How to Create a Gigapixel Panorama Using Syrp Genie Mini II

Most panoramas can easily be shot by hand but what happens if you want to shoot a multi-row pano? What if you want to create a truly "gigapixel" image that could require over 100 images? You're going to need some hardware to help

Syrps Genie Mini II is a modular rotating cylinder. By mounting your camera to a single Genie Mini II you could automatically pan a camera from side to side quickly, for a panning shot in video, or slowly, to create a panning time-lapse. But if you connect two Genie Mini IIs together with a pan and tilt bracket you can both pan and tilt your camera.

1. Set your camera to full manual exposure and turn autofocus off

2. Plug the camera into one of the Genie Mini IIs

3. Using Syrp's smartphone app you simply connect to both Genie Mini IIs via Bluetooth

4. Click "Create Content" and then "Panorama"

5. Choose your camera's sensor size

6. Choose your lenses focal length  

7. Set the start and endpoint by moving the camera to the upper left and then bottom right portion of your frame

8. Set the "wait time" to allow the camera enough time in-between each shot (more time for longer exposures)

9. Press the record button

At this point the Genie II system will do all of the work taking the images and moving the camera in between shots. To create a higher-resolution image that requires more images, all you have to do is use a longer focal length by either zooming in or using a longer lens. 

Currently, the easiest way I have found to stitch a panorama together is with Adobe Lightroom. Simply highlight all of the images, right-click, and go to "Photomerge - Panorama." If you do this with raw files, Lightroom will create a fully editable DNG file with all of the latitude of your original raw files. 

To take things one step further, you can add a linear unit and a slider to this setup to add even more movement. You can check out my last video on that setup below. 

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17 Comments

Rob Mitchell's picture

Quite sleek how they've got this all set up and working via the app.
I'm still using a Gigapan Epic Pro V. No app connection there but it still does the job just fine. Obviously not as compact as the Syrp setup though.

But your (and mine) Gigapan Epic Pro V can hold over 10 pounds of gear so you can use your biggest and heaviest telephoto lens (if the camera/lens combo is under 10 pounds, though I found those numbers to be conservative).

Rob Mitchell's picture

This is true. I've used the 70-200 on there but ideally I'm happy with an 85mm on there.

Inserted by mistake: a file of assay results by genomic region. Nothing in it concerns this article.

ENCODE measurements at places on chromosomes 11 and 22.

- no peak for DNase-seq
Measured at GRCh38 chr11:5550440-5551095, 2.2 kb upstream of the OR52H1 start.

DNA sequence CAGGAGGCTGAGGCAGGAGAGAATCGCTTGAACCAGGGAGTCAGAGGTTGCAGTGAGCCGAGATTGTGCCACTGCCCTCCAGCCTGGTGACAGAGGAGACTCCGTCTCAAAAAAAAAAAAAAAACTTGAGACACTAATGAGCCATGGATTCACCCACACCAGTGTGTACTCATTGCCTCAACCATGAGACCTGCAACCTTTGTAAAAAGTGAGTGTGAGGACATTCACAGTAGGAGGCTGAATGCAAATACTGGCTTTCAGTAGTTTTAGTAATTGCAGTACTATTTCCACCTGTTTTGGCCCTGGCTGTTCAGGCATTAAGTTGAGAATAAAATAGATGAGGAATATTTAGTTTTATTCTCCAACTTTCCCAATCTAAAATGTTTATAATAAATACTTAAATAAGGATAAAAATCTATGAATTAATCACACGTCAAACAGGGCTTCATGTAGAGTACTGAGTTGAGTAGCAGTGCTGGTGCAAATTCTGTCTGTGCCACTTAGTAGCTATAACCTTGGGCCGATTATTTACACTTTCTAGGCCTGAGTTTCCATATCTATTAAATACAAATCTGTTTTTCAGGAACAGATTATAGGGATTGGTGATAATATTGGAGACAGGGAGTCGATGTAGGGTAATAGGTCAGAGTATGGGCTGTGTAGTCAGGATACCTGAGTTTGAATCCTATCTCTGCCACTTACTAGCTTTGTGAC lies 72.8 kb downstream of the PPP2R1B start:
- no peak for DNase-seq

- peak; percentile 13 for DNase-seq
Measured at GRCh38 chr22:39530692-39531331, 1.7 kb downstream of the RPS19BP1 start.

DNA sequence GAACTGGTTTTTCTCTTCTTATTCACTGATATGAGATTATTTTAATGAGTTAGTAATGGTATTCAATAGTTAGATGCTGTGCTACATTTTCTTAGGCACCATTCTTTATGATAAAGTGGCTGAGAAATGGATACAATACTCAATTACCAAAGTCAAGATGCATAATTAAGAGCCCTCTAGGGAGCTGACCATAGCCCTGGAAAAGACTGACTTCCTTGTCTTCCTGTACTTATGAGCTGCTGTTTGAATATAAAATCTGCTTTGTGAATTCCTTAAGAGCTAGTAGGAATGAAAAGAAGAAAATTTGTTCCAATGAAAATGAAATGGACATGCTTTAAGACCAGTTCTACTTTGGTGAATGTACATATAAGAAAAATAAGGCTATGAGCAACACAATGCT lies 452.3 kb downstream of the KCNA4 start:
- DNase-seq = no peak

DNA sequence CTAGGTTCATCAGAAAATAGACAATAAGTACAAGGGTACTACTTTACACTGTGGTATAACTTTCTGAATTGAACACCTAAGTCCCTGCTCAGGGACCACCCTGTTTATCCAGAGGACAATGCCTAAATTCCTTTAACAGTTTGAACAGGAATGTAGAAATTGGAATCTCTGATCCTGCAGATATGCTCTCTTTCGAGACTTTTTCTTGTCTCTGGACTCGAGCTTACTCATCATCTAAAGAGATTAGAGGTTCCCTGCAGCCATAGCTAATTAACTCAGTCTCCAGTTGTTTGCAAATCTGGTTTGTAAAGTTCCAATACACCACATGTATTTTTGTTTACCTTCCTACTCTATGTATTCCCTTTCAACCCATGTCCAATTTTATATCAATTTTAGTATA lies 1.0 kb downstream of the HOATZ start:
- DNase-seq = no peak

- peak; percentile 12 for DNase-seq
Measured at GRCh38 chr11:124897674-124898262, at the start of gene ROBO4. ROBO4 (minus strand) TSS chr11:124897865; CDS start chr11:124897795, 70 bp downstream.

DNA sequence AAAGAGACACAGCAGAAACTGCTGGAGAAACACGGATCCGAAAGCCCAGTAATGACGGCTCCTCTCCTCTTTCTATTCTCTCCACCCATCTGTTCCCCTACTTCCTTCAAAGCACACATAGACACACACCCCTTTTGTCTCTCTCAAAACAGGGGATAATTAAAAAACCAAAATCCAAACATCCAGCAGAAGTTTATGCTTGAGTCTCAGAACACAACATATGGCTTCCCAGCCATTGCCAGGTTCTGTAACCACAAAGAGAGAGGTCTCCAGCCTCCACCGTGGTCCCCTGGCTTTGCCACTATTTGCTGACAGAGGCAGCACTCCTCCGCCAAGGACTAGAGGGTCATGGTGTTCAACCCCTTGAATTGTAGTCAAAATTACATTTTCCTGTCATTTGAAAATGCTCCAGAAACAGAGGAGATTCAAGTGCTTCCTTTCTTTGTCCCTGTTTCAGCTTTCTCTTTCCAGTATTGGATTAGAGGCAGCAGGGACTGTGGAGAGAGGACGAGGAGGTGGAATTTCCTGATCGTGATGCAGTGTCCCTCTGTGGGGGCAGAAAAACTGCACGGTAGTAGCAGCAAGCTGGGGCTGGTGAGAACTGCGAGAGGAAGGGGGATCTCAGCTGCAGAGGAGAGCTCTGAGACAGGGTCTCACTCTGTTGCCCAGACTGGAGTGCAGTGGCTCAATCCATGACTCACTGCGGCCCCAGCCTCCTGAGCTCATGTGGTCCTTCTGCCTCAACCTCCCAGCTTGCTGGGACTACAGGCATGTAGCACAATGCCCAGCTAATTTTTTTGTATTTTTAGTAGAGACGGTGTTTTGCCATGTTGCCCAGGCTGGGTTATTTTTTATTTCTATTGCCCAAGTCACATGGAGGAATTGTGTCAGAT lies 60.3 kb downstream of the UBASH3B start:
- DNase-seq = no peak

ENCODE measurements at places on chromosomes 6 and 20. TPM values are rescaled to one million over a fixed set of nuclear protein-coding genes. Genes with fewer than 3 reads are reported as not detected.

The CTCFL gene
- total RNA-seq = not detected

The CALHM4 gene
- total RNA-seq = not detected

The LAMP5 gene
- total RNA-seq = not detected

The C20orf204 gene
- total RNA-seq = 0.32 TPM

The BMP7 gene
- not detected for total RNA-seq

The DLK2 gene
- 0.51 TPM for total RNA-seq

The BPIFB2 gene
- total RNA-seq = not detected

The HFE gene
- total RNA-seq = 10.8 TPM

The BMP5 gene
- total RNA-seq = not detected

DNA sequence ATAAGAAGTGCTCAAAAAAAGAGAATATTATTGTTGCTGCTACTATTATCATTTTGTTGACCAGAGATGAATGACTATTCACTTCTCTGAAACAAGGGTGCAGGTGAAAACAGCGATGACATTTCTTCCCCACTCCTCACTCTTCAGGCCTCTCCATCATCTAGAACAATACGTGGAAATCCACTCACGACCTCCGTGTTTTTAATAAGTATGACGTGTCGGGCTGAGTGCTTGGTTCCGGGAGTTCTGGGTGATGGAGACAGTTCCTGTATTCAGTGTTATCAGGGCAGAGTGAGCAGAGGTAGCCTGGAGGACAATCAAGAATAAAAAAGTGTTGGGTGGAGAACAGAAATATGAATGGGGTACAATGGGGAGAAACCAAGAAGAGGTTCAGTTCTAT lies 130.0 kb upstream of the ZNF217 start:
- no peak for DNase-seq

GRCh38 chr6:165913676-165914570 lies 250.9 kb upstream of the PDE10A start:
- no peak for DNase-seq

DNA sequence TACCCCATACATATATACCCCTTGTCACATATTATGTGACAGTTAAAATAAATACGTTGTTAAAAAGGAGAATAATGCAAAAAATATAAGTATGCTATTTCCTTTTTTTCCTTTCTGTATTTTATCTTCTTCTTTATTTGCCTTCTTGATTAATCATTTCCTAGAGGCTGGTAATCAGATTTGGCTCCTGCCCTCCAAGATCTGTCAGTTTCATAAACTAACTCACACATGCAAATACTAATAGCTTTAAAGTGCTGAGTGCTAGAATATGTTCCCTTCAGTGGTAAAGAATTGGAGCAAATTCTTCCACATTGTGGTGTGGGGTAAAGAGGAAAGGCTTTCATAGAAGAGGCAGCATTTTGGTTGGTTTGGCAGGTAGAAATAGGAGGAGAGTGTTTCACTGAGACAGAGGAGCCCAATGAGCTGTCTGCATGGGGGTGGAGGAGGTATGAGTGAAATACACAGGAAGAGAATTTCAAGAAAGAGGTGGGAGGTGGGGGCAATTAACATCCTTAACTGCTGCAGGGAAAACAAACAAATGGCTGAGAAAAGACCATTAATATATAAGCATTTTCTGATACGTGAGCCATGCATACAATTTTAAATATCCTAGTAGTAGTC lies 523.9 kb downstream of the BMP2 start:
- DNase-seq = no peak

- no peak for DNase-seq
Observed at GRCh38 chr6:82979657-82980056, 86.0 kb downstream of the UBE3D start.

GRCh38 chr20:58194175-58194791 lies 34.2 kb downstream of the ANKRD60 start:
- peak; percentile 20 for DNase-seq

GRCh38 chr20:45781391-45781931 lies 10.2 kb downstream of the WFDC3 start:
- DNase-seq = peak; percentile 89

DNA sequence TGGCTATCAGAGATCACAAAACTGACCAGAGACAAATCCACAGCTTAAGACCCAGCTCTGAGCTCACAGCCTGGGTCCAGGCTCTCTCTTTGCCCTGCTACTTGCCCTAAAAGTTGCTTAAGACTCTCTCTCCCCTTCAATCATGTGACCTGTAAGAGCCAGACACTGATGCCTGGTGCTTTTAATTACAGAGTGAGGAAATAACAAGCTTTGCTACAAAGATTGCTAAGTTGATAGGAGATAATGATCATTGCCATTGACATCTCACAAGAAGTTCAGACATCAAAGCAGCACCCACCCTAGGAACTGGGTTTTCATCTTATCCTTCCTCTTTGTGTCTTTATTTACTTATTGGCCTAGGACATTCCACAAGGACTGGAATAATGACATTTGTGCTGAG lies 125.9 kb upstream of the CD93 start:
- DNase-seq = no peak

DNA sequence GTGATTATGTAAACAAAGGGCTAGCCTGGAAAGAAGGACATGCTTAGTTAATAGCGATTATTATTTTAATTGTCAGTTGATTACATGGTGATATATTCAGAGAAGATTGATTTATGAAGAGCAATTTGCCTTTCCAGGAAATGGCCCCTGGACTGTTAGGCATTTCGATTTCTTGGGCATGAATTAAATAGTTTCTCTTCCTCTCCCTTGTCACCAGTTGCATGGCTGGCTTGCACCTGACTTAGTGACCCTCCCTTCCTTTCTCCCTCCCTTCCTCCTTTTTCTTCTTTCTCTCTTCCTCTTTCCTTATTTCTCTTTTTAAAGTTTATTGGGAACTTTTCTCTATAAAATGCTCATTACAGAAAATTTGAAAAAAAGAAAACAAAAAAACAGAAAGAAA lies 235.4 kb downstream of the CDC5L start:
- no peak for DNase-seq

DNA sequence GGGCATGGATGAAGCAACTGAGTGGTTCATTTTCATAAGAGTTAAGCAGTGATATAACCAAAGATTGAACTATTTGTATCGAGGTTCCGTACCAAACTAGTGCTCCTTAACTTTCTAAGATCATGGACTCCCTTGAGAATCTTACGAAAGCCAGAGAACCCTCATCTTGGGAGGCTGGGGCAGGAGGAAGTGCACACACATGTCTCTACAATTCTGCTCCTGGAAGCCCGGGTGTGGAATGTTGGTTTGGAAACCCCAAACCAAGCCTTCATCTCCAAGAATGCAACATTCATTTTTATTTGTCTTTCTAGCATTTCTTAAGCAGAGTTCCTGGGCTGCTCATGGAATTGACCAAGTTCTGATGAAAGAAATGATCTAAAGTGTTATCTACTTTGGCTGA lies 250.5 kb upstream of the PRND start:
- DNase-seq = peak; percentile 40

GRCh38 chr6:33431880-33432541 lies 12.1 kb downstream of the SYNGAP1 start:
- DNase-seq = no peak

The gigapan shots I;ve needed are mostly city scapes rather than looking in windows 4 miles away to see what people are watching on TV. ;)

I use a 400mm lens on mine the majority of the time, otherwise it's a Hasselblad 180mm lens. You can see most of my stuff on the Gigapan website under nathantw. The last one was of Union Square in San Francisco. It was pretty cool being able to zoom in to see some guy tying his girlfriend's shoe. LOL http://www.gigapan.com/gigapans/215753

Leigh Miller's picture

Good review...interesting product

Broken Canon Art & Photography's picture

Thanks for this write up and the follow up video done by you, cause I have a feeling others here at FSer's are just sliding by with "notes" with an attached video done by someone else.

Michael Kormos's picture

Great video Lee. Time to put some sunscreen on that nose. I see that Puerto Rican sun has taken a stab at you!
Not entirely sure how that gigapixel image is going to turn out with moving water/splashing waves though. I got started in landscapes before moving onto portraits, and this just seems like way too much work solely for the purpose of resolution. I'll take my D850, single-image, and a stack of Lee filters any day, but that's just me :-)

Paul Lindqvist's picture

I like Syrp app integration, they do a really good job with that. My issues with smaller units are their limited capacity. Putting a FF camera with a heavier lens will not work that well, for smaller cameras though it's really nice!

Ignace Maenhaut van Lemberge's picture

Very nice. Thanks!
But how to make sure your camera is moving around the nodal point with this setup?

Paul Lindqvist's picture

You want it to be centered over the entrance pupil of the lens, unless you add your own rails this can't be adjusted with the Syrp or similar devices.

Ignace Maenhaut van Lemberge's picture

My thought also. Thank you for the quick reply!

Karl-Filip Karlsson's picture

smoooth! i will get 2 :D

that lizard though! :)

Does anyone know which pan & tilt bracket was used here?

Dan O'Bruba's picture

Lee, did you have any firmware update issues with the system? I am waiting on a response from Syrp because I’m getting continually stuck on module 20 while updating on iOS devices. Unfortunately the units seem to be unusable until the new update is fully installed. Just curious if you’ve dealt with the same

I don't recall ever doing a firmware update and if I did, I certainly didn't have this issue. Sorry to hear that.